NFL Schedule Release: Winners and Losers
Since the World Shut Off on March 12, the question I’ve gotten more than any other one hasn’t been about testing or quarantine or Netflix. It has been this: “Do you think there will be football in the fall?”
My answer as always been the same: we absolutely will have NFL football this fall.
That isn’t the same type of magical thinking that has gripped certain segments of our country. And it isn’t some wistful and naïve ‘I hope that things can get back to normal’ approach to life. No. This unshakeable belief comes from having a relatively firm grasp on The Way Things Are. So, despite all of the uncertainty surrounding, well, pretty much everything in our country right now, the one thing that I have been absolutely, positively sure of is that we will have NFL football this fall. I put the odds at roughly 100 percent.
(College football is a much different, more complicated story. I’ll discuss that at a later date.)
The main reason for my unwavering belief is simple: there is too much money at stake. If we’ve proven anything over the last 200+ years in this country, it is that certain levels of death and ruin are not just acceptable but encouraged when there are substantial amounts of money at stake. I have long said that the NFL football is one of the pillars of our U.S. economy. And with literally hundreds of billions of dollars at stake, there will definitely be football this fall.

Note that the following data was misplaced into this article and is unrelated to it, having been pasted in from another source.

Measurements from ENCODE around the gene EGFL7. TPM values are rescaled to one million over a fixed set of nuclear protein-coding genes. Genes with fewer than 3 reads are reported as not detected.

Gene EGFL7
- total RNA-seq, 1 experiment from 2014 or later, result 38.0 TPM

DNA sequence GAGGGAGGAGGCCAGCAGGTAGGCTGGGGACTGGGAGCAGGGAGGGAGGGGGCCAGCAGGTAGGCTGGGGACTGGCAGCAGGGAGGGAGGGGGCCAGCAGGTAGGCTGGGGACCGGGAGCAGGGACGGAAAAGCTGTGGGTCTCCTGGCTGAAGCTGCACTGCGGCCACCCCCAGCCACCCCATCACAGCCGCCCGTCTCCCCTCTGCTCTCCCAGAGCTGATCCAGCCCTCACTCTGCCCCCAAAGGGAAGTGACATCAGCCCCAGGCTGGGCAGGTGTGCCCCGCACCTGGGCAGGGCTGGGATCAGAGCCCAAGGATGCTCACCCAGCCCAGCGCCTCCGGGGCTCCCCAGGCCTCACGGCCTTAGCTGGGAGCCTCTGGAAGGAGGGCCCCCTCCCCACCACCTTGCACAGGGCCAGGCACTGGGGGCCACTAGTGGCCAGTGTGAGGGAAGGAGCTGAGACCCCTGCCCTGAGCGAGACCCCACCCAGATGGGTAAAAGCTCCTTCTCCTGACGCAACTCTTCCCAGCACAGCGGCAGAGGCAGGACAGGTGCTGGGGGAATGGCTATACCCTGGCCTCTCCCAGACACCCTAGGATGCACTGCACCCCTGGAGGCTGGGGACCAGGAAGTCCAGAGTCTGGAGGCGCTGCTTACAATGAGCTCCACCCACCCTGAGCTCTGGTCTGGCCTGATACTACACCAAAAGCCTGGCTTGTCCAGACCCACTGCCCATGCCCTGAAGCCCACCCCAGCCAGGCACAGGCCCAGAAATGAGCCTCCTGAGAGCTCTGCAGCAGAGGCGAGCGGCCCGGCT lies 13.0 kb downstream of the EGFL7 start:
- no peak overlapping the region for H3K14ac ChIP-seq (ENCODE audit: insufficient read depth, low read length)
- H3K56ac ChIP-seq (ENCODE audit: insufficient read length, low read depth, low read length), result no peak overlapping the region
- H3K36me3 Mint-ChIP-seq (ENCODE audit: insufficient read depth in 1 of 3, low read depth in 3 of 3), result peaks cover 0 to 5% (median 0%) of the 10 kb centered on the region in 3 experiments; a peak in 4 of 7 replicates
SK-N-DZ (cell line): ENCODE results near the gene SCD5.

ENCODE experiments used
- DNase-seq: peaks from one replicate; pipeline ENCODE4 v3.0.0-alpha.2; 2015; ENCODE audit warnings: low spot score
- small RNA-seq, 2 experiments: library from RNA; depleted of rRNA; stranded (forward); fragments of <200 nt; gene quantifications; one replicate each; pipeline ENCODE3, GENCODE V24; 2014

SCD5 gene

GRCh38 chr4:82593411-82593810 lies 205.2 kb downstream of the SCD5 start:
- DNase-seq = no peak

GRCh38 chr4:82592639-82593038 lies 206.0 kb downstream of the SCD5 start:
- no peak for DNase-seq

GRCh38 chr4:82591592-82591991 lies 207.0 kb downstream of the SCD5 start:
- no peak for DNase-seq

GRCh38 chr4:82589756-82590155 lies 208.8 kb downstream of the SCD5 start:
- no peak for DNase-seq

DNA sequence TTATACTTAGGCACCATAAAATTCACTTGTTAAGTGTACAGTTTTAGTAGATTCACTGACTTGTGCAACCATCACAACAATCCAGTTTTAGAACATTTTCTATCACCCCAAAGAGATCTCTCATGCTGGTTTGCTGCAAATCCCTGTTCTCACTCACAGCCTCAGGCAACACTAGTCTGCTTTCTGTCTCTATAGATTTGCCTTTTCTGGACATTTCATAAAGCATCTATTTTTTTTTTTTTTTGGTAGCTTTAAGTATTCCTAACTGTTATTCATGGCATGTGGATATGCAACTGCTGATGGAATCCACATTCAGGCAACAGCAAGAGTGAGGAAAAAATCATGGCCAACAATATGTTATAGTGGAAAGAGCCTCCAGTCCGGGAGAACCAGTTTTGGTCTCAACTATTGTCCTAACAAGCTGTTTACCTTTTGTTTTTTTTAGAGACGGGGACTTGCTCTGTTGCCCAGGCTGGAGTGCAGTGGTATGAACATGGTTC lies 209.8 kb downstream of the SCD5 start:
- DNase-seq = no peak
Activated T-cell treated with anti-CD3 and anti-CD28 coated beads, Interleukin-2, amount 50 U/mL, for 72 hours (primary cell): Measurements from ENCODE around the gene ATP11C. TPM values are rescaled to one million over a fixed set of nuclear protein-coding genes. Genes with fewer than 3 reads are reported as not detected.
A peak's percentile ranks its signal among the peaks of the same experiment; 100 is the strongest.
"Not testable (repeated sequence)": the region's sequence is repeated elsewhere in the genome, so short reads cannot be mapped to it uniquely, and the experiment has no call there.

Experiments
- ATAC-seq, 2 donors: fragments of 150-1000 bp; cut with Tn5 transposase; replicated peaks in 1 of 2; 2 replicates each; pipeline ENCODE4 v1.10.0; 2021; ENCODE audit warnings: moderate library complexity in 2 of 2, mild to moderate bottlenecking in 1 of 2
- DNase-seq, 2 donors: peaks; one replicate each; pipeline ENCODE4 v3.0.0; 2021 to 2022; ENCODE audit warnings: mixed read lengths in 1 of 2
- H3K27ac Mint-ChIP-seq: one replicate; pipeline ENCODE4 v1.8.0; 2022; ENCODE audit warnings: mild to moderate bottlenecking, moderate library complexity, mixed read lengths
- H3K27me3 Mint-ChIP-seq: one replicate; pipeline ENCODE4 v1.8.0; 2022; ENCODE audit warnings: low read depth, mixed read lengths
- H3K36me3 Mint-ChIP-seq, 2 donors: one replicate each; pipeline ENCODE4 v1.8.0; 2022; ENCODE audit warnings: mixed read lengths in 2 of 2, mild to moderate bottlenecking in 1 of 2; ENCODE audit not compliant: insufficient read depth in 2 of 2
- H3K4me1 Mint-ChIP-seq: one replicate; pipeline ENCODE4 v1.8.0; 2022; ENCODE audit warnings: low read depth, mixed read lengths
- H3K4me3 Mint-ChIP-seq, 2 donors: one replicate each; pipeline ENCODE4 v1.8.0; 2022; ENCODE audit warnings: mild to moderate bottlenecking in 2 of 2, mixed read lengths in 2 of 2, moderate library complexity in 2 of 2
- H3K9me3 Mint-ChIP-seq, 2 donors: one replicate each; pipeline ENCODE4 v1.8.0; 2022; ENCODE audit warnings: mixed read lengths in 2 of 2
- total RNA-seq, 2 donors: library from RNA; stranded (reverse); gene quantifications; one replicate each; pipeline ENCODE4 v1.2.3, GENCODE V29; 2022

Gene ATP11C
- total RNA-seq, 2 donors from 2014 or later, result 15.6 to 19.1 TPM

We still have three months between now and mid-August, which would be a reasonable time to start a truncated training camp. That works in our favor. I have no faith that our national response to the pandemic will somehow improve toward the level of basic competence between now and then. But one of the most valuable weapons we have right now is time.
The NFL owners are 32 of the most depraved sociopaths and scumbags on the planet. They don’t care about anything but furthering their own interests. They are concerned about public health only to the extent of how it impacts their bottom lines. And every decision they make is based solely on making more money for themselves and their franchises; everything else is secondary. Give them months to hatch a plan, and I am certain they will find a way.
I’m not here to opine about whether or not the return of professional football this fall is a good or a bad thing. I honestly don’t care if it is right or wrong. I am obviously rooting for success in the fight against the global pandemic with the NFL’s return as a reward for a job well done. But I’m also realistic enough to know that The World doesn’t always work that way. And regardless of collective success or failure over the next several months, I know that the self-interest of oligarchs generally wins out over any sort of reason or logic.